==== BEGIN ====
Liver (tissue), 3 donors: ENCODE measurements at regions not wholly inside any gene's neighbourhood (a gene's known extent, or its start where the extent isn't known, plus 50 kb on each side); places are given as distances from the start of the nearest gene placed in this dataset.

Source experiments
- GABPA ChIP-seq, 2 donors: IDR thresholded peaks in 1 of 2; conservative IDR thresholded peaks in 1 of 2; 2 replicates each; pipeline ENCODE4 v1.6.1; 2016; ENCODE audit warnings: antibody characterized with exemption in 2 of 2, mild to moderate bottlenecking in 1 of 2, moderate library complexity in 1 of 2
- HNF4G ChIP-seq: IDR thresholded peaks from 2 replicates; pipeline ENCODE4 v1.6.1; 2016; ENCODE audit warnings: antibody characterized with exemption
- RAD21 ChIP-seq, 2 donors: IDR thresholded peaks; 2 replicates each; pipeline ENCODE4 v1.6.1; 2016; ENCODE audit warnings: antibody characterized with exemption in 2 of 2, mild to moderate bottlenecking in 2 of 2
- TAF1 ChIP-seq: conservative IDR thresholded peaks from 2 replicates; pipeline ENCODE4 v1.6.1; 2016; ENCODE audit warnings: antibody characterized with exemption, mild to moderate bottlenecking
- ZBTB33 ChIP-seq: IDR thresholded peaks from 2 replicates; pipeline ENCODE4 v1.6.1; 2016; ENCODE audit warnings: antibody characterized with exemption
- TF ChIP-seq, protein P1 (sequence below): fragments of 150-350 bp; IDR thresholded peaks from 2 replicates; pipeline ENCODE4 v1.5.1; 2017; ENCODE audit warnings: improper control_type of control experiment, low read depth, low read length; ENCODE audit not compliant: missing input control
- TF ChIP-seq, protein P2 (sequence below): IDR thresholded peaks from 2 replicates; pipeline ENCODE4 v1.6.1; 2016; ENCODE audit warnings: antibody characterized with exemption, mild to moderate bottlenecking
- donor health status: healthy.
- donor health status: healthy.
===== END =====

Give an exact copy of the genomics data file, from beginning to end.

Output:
Liver (tissue), 3 donors: ENCODE measurements at regions not wholly inside any gene's neighbourhood (a gene's known extent, or its start where the extent isn't known, plus 50 kb on each side); places are given as distances from the start of the nearest gene placed in this dataset.

Source experiments
- GABPA ChIP-seq, 2 donors: IDR thresholded peaks in 1 of 2; conservative IDR thresholded peaks in 1 of 2; 2 replicates each; pipeline ENCODE4 v1.6.1; 2016; ENCODE audit warnings: antibody characterized with exemption in 2 of 2, mild to moderate bottlenecking in 1 of 2, moderate library complexity in 1 of 2
- HNF4G ChIP-seq: IDR thresholded peaks from 2 replicates; pipeline ENCODE4 v1.6.1; 2016; ENCODE audit warnings: antibody characterized with exemption
- RAD21 ChIP-seq, 2 donors: IDR thresholded peaks; 2 replicates each; pipeline ENCODE4 v1.6.1; 2016; ENCODE audit warnings: antibody characterized with exemption in 2 of 2, mild to moderate bottlenecking in 2 of 2
- TAF1 ChIP-seq: conservative IDR thresholded peaks from 2 replicates; pipeline ENCODE4 v1.6.1; 2016; ENCODE audit warnings: antibody characterized with exemption, mild to moderate bottlenecking
- ZBTB33 ChIP-seq: IDR thresholded peaks from 2 replicates; pipeline ENCODE4 v1.6.1; 2016; ENCODE audit warnings: antibody characterized with exemption
- TF ChIP-seq, protein P1 (sequence below): fragments of 150-350 bp; IDR thresholded peaks from 2 replicates; pipeline ENCODE4 v1.5.1; 2017; ENCODE audit warnings: improper control_type of control experiment, low read depth, low read length; ENCODE audit not compliant: missing input control
- TF ChIP-seq, protein P2 (sequence below): IDR thresholded peaks from 2 replicates; pipeline ENCODE4 v1.6.1; 2016; ENCODE audit warnings: antibody characterized with exemption, mild to moderate bottlenecking
- donor health status: healthy.
- donor health status: healthy.